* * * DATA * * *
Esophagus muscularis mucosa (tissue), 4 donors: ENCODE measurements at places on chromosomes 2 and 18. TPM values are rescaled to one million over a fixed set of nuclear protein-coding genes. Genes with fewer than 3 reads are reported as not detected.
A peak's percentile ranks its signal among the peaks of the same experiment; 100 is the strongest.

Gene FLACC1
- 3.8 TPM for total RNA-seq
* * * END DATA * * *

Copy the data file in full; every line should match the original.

Esophagus muscularis mucosa (tissue), 4 donors: ENCODE measurements at places on chromosomes 2 and 18. TPM values are rescaled to one million over a fixed set of nuclear protein-coding genes. Genes with fewer than 3 reads are reported as not detected.
A peak's percentile ranks its signal among the peaks of the same experiment; 100 is the strongest.

Gene FLACC1
- 3.8 TPM for total RNA-seq